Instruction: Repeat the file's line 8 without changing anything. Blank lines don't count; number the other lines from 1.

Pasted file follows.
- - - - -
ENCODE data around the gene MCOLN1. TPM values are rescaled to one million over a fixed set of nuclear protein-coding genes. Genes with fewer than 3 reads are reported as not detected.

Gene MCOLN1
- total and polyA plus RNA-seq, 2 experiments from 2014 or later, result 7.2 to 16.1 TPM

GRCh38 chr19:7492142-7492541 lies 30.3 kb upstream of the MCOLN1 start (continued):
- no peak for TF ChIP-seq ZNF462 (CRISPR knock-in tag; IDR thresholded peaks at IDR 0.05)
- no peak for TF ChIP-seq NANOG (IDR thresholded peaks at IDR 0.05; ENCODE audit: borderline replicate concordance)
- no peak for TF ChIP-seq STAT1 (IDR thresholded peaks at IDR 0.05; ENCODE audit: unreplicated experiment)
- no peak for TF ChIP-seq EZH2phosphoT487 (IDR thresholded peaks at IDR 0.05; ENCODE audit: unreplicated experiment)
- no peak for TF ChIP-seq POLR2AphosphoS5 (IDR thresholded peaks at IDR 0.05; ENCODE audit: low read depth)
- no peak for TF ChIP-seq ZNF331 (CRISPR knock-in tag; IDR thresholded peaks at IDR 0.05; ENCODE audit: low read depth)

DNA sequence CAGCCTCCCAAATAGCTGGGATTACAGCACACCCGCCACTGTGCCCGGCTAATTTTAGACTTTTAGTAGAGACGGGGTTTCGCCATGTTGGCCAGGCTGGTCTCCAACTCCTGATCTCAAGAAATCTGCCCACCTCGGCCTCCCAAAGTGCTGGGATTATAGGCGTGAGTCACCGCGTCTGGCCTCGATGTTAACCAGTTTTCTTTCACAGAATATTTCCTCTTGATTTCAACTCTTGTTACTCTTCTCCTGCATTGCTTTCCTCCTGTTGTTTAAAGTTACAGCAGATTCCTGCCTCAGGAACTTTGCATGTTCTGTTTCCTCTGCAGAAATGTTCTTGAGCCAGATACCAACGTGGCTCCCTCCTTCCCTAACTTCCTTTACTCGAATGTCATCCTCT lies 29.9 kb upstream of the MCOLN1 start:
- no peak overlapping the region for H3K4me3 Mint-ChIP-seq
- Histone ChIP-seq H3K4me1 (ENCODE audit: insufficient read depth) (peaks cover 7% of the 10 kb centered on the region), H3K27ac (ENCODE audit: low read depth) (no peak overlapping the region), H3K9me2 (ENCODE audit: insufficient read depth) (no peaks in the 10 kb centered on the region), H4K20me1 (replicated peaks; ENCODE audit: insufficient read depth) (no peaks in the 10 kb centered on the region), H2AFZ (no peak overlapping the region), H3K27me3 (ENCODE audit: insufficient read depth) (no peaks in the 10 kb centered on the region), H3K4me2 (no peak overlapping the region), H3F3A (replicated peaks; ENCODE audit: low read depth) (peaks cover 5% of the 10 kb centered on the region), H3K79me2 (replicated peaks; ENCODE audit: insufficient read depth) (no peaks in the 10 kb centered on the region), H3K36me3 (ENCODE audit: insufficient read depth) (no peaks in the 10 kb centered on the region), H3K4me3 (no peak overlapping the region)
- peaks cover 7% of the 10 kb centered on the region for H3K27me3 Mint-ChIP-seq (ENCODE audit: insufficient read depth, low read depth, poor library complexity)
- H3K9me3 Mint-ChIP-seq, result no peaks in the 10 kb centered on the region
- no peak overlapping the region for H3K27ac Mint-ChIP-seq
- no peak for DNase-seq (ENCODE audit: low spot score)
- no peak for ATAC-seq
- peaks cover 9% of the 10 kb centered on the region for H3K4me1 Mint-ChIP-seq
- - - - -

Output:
- no peak for TF ChIP-seq EZH2phosphoT487 (IDR thresholded peaks at IDR 0.05; ENCODE audit: unreplicated experiment)